YCRT! Banned Book Review
I’ll admit up front to a snobbish attitude toward graphic novels. I was raised to think they were for people who don’t like to read. Still, I’m willing to expand my horizons, and when I learned the theme of this year’s Banned Books Week (September 21-27, 2014) is to be graphic novels, I pressed members of my book club to pick one for our September selection. I went a step further and recommended Alison Bechdel’s Fun Home. We have agreed to read a graphic novel that month; whether it’ll be Fun Home or another selection remains to be seen. I decided to read it anyway, and borrowed a copy from my local library.
You’ve probably heard of the Bechdel Test, a feminist litmus test for movies. To pass the test, a movie must have:
- At least two woman in it, who
- talk to each other about
- something besides a man
Yes, this is the same Alison Bechdel.
Fun Home is Bechdel’s memoir of her childhood and college years. It’s about her family … her father, mother, and two brothers … and focuses most tightly on her relationship with her father, a troubled man, and her discovery of her own sexuality. This is no comic book; it’s a surprisingly literary and deep self-examination, filled with references and hints that drive you deeper into the text and illustrations. Although it’s a fast read, it’s also a demanding read, not at all what my inner snob was expecting.
Fun Home is touching and extememly personal … I was moved in places, particularly those sections where Bechdel revisits key interactions with her father, showing how her understanding of his complicated character grew as she herself got older. She seems to hold little back; her depiction of a distant relationship with her father doesn’t hide her love for him (I know that’s speculative on my part, but Alison Bechdel made me believe it).
I rarely feel as if I’ve truly shared an author’s humanity, especially not across gaps of gender and sexuality; given that I finished this book knowing only what Alison Bechdel wanted me to know, I was convinced she had shared most of herself with me. I felt connected, and it enriched my appreciation of this book.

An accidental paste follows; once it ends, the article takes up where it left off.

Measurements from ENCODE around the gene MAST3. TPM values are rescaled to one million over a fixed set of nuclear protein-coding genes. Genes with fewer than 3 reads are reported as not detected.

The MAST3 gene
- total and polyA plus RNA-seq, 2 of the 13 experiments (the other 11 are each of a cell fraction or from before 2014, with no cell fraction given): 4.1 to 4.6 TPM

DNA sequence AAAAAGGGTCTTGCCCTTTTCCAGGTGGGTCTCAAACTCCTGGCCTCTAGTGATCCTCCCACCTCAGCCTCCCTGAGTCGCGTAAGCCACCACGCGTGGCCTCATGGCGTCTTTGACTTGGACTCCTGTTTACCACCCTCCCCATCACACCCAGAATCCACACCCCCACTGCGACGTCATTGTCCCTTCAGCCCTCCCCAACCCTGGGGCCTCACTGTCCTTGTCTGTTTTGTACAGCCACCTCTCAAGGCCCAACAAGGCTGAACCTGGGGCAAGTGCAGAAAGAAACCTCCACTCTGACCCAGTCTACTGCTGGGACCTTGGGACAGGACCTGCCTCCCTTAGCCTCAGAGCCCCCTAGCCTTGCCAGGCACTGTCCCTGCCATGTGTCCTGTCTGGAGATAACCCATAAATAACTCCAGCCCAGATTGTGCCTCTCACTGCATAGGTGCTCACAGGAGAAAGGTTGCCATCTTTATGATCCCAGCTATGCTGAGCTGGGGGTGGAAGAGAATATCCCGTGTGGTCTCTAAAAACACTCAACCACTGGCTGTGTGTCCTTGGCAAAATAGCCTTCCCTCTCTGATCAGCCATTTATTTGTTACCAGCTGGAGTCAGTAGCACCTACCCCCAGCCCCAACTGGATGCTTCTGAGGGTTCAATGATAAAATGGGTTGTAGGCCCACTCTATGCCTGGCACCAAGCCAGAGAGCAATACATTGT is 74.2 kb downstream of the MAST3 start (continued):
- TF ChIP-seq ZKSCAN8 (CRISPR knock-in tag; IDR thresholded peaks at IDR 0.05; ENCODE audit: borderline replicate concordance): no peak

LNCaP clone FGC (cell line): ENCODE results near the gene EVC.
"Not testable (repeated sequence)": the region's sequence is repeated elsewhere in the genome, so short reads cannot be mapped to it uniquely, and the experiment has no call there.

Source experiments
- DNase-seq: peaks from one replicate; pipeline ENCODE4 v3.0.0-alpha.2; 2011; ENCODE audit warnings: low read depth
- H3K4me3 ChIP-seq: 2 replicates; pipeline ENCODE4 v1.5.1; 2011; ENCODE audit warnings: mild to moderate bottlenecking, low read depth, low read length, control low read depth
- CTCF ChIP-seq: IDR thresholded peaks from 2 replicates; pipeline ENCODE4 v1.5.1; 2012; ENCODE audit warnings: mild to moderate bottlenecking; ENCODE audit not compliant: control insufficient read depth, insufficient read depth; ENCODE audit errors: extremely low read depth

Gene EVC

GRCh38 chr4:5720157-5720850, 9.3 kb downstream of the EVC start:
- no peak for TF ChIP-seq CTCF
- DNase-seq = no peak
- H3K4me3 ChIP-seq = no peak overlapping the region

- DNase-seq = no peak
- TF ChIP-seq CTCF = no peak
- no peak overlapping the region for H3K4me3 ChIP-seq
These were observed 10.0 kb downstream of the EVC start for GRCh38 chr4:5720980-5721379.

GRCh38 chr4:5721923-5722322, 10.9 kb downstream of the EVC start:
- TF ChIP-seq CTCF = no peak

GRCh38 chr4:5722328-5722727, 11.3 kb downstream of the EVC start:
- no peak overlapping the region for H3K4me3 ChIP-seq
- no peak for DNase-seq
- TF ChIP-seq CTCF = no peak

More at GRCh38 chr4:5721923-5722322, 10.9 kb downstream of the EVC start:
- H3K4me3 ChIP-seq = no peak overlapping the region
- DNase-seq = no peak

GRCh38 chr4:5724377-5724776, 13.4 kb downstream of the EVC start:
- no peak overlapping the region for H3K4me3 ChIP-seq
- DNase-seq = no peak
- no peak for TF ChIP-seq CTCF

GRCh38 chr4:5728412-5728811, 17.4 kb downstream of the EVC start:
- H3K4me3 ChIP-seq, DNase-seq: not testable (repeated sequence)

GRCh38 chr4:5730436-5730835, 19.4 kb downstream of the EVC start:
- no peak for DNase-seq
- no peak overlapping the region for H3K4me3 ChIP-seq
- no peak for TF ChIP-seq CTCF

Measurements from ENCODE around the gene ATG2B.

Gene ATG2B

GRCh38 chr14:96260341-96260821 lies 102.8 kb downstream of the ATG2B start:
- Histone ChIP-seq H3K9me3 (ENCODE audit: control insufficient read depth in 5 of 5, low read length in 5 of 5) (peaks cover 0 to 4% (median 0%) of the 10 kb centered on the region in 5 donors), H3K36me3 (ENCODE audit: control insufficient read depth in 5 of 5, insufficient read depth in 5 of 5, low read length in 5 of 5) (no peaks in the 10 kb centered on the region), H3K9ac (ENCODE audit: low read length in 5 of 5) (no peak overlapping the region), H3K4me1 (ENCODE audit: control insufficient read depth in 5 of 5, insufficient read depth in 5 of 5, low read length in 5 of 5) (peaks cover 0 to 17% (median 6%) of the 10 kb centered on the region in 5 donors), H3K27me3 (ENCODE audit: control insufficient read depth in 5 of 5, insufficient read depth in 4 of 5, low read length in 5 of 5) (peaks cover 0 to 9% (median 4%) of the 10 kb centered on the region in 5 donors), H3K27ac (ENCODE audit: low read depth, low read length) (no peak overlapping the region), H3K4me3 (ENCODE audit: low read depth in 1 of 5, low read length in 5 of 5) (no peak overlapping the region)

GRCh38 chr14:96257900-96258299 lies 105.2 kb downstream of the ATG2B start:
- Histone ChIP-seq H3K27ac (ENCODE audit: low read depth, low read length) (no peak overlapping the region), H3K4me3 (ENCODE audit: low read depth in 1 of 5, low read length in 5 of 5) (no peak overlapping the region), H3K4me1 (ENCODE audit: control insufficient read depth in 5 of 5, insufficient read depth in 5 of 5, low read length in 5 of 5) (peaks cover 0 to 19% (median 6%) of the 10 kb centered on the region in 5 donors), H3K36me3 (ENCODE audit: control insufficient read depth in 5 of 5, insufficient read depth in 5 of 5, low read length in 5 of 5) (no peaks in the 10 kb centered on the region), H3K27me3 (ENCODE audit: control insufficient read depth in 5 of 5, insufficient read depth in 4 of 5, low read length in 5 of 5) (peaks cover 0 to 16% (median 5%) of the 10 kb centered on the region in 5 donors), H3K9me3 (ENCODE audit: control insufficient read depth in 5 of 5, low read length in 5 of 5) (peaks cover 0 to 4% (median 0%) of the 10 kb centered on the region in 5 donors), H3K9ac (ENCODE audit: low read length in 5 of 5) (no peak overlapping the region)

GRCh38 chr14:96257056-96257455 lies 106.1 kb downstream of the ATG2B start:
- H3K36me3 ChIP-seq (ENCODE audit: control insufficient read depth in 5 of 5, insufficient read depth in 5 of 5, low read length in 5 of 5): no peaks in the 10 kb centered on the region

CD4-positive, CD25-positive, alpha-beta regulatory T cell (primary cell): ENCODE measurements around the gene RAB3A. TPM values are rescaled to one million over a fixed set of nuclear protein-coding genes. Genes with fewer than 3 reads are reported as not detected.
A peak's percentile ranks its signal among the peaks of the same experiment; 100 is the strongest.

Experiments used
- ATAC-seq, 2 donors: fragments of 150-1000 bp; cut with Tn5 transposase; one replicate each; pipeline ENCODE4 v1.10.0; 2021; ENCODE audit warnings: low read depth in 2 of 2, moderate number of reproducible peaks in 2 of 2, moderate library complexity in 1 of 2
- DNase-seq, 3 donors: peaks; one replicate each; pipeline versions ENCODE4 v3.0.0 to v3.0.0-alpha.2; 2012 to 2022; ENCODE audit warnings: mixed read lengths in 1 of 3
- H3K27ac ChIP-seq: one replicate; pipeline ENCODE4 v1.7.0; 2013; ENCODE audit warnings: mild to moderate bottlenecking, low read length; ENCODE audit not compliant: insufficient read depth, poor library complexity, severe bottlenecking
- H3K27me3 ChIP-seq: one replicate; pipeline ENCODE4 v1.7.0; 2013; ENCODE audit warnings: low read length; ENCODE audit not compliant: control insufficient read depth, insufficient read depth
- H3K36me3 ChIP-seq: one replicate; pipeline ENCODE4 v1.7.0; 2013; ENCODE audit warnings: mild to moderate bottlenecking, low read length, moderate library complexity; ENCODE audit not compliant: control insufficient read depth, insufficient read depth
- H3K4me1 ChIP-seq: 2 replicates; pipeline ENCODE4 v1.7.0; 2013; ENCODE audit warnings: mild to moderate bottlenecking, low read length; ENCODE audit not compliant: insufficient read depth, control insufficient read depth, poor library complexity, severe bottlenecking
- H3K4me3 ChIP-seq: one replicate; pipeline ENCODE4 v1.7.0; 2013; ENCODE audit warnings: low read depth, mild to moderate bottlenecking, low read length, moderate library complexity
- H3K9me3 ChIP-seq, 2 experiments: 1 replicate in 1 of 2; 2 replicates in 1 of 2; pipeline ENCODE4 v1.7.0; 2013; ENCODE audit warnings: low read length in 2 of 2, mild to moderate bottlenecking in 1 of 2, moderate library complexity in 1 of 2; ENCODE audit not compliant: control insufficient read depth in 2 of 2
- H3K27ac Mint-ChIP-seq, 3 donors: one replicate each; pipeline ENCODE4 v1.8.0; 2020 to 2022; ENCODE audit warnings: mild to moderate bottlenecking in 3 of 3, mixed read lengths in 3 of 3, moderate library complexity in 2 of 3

When I gather material for new YCRT! columns, I search Google for news articles about book challenges and banning attempts. This is how I first learned of Fun Home, reading articles about attempts to ban or restrict it.
Since its publication in June 2006, would-be censors have repeatedly tried to have Fun Home removed from libraries and school reading lists. The first challenge came just months after publication, in October 2006: residents of Marshall, Missouri tried to have the book removed from the public library. The book was removed but eventually reviewed and reinstated. In 2008 a University of Utah English professor added it to a class reading list. A student objected, and even though the professor gave the student an alternate reading assignment, the student contacted a local organization called “No More Pornography,” which started an online petition calling for the book to be removed from the syllabus (the university stood its ground). Most recently, Fun Home has been challenged in South Carolina, where it was included as a summer reading selection for incoming freshmen at the College of Charleston. Organized religious groups like Focus on the Family and the Family Research Council became involved, and though the college also stood its ground, the South Carolina House of Representatives Ways and Means Committee cut the college’s funding by $52,000 … the cost of the summer reading program … to punish it for selecting Fun Home.